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Taken for Granted? Managing for Social Equity in Grant Programs


Brian K. Collins is an associate professor at the University of North Texas. His research interests include the implementation of community development and health care policies, bureaucratic representation, and citizen satisfaction in performance management. His research has appeared in the Journal of Public Administration Research and Theory, Journal of Health and Human Services Administration, and the American Journal of Political Science.

Brian J. Gerber is an associate professor in the Stephenson Disaster Management Institute at Louisiana State University. His research interests include regulatory policy, especially at the state level, and homeland security administration. He has published articles in journals such as Journal of Public Administration Research and Theory, Political Research Quarterly, Policy Studies Journal, State Politics and Policy Quarterly, and Urban Affairs Review.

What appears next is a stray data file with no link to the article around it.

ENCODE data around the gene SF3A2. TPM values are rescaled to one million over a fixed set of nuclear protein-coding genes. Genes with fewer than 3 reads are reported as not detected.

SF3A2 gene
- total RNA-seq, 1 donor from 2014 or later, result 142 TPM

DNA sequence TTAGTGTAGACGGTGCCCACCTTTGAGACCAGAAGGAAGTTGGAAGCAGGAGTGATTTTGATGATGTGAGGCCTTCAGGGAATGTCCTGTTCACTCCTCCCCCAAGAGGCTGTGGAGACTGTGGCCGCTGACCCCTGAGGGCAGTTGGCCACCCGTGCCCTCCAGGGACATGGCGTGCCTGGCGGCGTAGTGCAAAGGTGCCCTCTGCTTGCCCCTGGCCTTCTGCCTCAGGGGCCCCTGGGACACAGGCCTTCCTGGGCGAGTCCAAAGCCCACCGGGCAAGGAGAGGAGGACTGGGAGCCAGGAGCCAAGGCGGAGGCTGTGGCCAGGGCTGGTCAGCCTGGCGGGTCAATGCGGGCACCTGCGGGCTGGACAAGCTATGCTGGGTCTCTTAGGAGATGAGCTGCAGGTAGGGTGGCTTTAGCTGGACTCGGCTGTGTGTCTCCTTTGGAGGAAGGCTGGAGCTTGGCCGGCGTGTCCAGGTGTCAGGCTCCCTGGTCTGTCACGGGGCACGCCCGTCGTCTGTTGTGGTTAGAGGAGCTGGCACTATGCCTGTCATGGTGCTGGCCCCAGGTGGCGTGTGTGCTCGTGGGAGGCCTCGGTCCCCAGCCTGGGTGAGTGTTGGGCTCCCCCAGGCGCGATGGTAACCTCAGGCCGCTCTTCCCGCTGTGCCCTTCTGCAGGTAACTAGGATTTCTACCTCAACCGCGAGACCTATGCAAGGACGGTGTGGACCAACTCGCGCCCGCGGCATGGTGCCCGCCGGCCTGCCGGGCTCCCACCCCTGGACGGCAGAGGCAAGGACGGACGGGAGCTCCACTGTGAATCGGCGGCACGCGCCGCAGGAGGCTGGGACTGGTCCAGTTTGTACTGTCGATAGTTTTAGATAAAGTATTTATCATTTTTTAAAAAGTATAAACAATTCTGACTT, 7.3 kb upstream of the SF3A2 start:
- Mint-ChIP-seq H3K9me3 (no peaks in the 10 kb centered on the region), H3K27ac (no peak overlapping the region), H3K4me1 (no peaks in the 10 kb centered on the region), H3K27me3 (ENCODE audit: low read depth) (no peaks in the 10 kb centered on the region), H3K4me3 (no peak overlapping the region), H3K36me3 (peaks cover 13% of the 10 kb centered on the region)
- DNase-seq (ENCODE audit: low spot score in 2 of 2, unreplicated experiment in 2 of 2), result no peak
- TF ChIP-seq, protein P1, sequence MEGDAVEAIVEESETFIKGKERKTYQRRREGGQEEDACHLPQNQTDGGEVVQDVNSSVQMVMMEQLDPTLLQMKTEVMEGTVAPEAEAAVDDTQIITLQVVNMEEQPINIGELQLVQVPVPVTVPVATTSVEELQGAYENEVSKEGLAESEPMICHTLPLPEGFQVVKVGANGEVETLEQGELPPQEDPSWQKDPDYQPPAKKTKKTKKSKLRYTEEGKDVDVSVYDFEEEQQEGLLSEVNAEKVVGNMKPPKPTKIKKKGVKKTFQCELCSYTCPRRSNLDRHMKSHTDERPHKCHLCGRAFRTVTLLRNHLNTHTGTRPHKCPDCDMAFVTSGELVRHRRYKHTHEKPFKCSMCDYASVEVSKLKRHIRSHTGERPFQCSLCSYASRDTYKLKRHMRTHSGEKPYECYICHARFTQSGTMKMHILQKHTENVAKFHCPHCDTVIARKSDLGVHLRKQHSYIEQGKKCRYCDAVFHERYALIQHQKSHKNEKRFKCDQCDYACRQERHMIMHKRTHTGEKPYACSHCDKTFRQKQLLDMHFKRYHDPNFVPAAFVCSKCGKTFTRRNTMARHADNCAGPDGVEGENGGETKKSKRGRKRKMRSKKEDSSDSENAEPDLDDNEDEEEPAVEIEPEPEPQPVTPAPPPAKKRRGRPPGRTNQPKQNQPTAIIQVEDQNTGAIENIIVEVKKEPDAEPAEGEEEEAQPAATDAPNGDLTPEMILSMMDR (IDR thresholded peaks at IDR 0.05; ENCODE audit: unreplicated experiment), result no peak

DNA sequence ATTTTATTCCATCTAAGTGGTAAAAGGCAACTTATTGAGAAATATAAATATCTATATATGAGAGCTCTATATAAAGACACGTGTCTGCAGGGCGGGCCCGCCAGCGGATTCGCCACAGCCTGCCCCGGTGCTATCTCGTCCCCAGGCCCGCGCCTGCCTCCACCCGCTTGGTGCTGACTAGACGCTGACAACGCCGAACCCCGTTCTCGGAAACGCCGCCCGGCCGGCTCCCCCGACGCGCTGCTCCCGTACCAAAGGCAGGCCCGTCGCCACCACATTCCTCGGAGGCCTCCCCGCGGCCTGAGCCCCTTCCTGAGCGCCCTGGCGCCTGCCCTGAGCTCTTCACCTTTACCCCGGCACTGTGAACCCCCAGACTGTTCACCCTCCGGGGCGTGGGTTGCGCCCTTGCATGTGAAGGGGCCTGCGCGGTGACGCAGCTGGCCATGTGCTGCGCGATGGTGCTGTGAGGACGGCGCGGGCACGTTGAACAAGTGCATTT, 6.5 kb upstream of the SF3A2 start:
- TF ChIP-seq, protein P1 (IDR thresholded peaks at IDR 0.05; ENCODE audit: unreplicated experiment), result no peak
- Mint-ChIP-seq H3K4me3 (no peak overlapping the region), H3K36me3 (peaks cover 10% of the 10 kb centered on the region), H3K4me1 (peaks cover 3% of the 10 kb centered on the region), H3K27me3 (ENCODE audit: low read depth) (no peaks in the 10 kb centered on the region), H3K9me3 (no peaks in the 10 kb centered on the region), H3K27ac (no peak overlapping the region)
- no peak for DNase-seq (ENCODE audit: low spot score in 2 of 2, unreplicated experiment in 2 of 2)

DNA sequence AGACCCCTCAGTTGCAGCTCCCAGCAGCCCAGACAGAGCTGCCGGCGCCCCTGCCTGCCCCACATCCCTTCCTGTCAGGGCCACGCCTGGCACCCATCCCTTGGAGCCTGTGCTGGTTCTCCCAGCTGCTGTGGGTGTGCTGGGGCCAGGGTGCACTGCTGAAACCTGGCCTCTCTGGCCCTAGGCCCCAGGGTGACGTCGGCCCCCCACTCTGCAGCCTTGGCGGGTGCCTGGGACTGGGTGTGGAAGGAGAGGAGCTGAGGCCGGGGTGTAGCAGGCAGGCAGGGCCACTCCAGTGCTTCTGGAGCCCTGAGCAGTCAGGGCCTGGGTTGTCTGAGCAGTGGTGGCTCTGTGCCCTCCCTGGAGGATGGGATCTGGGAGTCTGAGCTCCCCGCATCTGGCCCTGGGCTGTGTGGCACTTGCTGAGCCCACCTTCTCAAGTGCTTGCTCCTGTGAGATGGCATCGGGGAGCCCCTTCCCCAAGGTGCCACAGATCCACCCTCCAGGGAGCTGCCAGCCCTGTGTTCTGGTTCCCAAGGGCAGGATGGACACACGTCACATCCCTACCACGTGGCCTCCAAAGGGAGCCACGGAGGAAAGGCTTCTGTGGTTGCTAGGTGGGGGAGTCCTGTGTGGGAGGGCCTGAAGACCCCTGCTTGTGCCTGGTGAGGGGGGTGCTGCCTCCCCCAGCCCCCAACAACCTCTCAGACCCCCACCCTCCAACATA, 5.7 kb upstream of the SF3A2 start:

Managing for social equity performance has long been a goal without much guidance for public managers. We examine social equity performance in the context of indirect governance through the administration of grant programs and, more specifically, the matching of policy responses (grant funding) to social needs. Grant program managers must allocate funding to match needs while also ensuring accountability, but common administrative models that rely on competition can undermine social equity performance. We develop a unique framework to analyze the relative social equity performance of four models of grant administration in general. These models are defined by whether competitions or formulas are used to select grantees and to allocate funding. We test the implications of the framework in an analysis of funding distributions from the nonentitlement Community Development Block Grant program in four states. Our findings suggest that social equity in grant programs is better served when grantors do not rely solely on competitive grant contracting in the selection and distribution of grant funds, which is typical in grant administration. However, policy makers and managers can design institutional arrangements that utilize competition, but in a manner that does not create a bias against more socially equitable funding decisions.